A MILITARY camp in South Wales is about to be used to accommodate Afghan families fleeing the Taliban.

Up to 180 people are set to be housed in East Camp at MOD St Athan, Vale of Glamorgan.

The camp has capacity to accommodate 200 people.

The first cohort of families fleeing the Taliban will consist of 50 people, half of them said to be children.

The journey is described as a one-way ticket, with the families unlikely to return to Afghanistan.

They are arriving to the UK via Pakistan where they were recently sheltering from the Taliban.

Those eligible for the scheme - Afghan Relocations and Assistance Policy (ARAP) – are said to have supported British Forces during their occupations in Afghanistan in various roles including interpreters.

Colonel Sion Walker, Deputy Commander of 160th (Welsh) Brigade, and communications advisor Lieutenant Colonel Patrick Jackson held a press briefing on March 27 explaining more on the scheme.

When they first arrive in the UK, Afghan families will be accommodated in a "Reception Staging and Onward Movement" (RSOM) site before moving onto further transitional or settled accommodation which is likely to be in other parts of the UK.

Barry And District News: Around 50 people will arrive in the first cohortAround 50 people will arrive in the first cohort (Image: Newsquest)

East Camp at MOD St Athan was being used to train RAF tech students. Negotiations with the Welsh Government has led to the MOD extending the lease until Christmas.

St Athan is the first site to be activated in Wales. The MOD say it has worked closely with the Welsh Government and Vale Council to ensure the approach to the project is managed with everybody in mind, especially those who live locally in the St Athan and South Wales area.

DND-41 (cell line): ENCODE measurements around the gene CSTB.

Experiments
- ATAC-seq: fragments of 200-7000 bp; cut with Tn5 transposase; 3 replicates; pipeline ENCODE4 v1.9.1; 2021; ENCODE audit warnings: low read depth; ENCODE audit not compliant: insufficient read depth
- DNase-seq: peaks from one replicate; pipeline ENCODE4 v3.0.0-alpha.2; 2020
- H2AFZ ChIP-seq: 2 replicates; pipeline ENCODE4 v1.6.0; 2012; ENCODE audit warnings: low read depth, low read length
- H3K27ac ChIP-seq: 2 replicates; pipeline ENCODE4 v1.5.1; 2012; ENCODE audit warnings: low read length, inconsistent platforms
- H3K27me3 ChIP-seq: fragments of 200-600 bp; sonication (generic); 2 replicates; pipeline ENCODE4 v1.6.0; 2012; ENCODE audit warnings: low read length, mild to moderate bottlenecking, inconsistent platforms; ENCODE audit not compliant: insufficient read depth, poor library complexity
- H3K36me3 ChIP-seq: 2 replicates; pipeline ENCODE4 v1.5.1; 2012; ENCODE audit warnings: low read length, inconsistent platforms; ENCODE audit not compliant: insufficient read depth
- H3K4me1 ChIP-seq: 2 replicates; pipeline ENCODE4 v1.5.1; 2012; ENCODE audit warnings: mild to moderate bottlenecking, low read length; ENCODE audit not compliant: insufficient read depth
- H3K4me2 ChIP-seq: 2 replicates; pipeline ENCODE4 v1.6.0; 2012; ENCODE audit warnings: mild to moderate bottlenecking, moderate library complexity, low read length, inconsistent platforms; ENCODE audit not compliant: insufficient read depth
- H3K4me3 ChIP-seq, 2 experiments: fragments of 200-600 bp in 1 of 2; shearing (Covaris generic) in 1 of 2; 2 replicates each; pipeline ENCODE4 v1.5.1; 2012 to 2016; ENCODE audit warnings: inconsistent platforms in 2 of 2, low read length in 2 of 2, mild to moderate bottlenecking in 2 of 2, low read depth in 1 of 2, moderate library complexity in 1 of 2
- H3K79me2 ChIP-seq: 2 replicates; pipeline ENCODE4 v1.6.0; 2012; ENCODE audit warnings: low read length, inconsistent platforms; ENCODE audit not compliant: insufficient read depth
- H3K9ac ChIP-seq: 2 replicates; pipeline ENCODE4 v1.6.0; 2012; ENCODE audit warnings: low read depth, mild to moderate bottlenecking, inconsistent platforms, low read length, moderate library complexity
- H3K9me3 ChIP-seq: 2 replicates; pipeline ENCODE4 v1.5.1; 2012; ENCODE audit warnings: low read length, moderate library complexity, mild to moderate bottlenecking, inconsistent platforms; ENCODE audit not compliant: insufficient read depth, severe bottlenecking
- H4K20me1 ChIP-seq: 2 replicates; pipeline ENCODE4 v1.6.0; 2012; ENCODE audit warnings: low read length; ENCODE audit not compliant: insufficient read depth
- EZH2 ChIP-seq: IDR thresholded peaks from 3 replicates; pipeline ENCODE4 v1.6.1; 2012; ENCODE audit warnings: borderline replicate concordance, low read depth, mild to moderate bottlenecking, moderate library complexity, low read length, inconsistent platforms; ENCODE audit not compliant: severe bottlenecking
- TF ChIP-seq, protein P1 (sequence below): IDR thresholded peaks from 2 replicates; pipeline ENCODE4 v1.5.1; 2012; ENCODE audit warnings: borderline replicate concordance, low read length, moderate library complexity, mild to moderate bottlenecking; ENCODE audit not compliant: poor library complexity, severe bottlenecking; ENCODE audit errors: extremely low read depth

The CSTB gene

Afghan families will have access to healthcare when they arrive, and work is underway to ensure children have access to education.

Eligible Afghans will be housed there temporarily for approximately six weeks before moving to more settled accommodation.

The families will be allowed to come and go from the camp as they please.

Barry And District News: The fleeing Afghans supported British troops overseasThe fleeing Afghans supported British troops overseas (Image: Newsquest)

The MOD highlighted the support these people had given to British military forces.

An MOD spokesperson said: “We owe a debt of gratitude to those brave Afghans who risked their lives working alongside our forces in support of the UK mission.”

At the briefing, Lt Jackson further emphasised the importance of these people’s actions while the British forces were in Afghanistan.

“We could not do what we were doing without them,” said Lt Jackson. “When the withdrawal happened it was integral for us to try protect them.”